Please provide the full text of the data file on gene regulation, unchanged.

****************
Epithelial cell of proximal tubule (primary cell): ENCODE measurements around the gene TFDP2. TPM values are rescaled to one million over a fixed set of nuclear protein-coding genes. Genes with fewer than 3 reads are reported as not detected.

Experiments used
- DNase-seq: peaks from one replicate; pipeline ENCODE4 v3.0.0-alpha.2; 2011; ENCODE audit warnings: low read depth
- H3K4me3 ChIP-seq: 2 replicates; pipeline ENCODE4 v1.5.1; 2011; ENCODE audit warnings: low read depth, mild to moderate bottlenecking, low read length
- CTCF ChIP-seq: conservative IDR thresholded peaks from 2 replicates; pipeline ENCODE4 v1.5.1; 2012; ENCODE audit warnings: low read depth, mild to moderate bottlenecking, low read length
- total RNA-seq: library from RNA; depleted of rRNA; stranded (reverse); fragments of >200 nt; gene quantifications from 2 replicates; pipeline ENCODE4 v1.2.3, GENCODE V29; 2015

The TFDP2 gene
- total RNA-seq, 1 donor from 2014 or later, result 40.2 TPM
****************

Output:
Epithelial cell of proximal tubule (primary cell): ENCODE measurements around the gene TFDP2. TPM values are rescaled to one million over a fixed set of nuclear protein-coding genes. Genes with fewer than 3 reads are reported as not detected.

Experiments used
- DNase-seq: peaks from one replicate; pipeline ENCODE4 v3.0.0-alpha.2; 2011; ENCODE audit warnings: low read depth
- H3K4me3 ChIP-seq: 2 replicates; pipeline ENCODE4 v1.5.1; 2011; ENCODE audit warnings: low read depth, mild to moderate bottlenecking, low read length
- CTCF ChIP-seq: conservative IDR thresholded peaks from 2 replicates; pipeline ENCODE4 v1.5.1; 2012; ENCODE audit warnings: low read depth, mild to moderate bottlenecking, low read length
- total RNA-seq: library from RNA; depleted of rRNA; stranded (reverse); fragments of >200 nt; gene quantifications from 2 replicates; pipeline ENCODE4 v1.2.3, GENCODE V29; 2015

The TFDP2 gene
- total RNA-seq, 1 donor from 2014 or later, result 40.2 TPM